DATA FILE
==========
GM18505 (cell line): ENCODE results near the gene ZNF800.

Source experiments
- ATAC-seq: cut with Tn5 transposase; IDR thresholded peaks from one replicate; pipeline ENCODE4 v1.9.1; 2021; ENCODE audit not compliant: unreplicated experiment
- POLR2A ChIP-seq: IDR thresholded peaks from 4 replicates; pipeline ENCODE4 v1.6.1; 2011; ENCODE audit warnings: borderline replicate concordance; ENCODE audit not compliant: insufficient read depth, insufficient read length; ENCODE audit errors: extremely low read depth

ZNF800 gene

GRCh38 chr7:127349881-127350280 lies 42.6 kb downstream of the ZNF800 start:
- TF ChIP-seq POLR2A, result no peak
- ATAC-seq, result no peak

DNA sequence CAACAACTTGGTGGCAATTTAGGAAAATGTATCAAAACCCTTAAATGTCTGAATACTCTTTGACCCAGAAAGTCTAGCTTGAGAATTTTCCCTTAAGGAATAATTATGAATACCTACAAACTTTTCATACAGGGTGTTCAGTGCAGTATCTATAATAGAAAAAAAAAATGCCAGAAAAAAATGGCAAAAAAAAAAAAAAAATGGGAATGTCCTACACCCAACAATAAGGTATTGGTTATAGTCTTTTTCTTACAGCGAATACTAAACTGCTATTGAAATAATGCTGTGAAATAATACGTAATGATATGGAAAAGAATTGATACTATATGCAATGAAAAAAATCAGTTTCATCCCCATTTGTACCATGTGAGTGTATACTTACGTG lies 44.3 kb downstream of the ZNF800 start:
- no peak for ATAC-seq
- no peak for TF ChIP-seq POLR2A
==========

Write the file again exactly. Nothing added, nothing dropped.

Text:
GM18505 (cell line): ENCODE results near the gene ZNF800.

Source experiments
- ATAC-seq: cut with Tn5 transposase; IDR thresholded peaks from one replicate; pipeline ENCODE4 v1.9.1; 2021; ENCODE audit not compliant: unreplicated experiment
- POLR2A ChIP-seq: IDR thresholded peaks from 4 replicates; pipeline ENCODE4 v1.6.1; 2011; ENCODE audit warnings: borderline replicate concordance; ENCODE audit not compliant: insufficient read depth, insufficient read length; ENCODE audit errors: extremely low read depth

ZNF800 gene

GRCh38 chr7:127349881-127350280 lies 42.6 kb downstream of the ZNF800 start:
- TF ChIP-seq POLR2A, result no peak
- ATAC-seq, result no peak

DNA sequence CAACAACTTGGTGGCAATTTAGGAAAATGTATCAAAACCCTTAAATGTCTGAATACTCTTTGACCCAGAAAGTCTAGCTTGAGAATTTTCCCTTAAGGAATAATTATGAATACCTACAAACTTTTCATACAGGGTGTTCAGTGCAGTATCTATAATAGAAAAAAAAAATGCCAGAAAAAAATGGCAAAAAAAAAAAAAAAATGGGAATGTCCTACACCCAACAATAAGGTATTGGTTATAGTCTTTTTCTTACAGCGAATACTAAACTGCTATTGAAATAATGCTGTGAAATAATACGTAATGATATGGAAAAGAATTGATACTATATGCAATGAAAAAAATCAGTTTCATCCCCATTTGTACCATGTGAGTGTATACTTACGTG lies 44.3 kb downstream of the ZNF800 start:
- no peak for ATAC-seq
- no peak for TF ChIP-seq POLR2A